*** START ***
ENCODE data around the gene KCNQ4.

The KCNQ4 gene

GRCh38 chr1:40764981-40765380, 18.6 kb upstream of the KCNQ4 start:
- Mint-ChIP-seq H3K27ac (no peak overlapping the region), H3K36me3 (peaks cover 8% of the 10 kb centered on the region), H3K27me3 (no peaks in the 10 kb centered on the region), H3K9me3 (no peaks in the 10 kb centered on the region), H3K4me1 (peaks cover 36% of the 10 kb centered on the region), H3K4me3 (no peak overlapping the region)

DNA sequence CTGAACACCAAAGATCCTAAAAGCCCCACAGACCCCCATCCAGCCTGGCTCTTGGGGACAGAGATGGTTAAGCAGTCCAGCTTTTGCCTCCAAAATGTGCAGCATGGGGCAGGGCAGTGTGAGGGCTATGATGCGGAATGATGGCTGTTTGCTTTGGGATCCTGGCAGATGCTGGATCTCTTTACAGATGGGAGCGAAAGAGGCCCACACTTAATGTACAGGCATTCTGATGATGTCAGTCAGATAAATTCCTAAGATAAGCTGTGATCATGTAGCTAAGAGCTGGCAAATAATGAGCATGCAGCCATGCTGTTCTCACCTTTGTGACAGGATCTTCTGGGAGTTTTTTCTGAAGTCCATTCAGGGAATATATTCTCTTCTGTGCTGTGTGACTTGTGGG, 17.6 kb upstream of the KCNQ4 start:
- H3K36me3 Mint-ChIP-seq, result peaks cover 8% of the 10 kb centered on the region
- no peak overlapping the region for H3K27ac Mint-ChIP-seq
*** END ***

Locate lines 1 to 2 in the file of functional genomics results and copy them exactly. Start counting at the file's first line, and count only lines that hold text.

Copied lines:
ENCODE data around the gene KCNQ4.

The KCNQ4 gene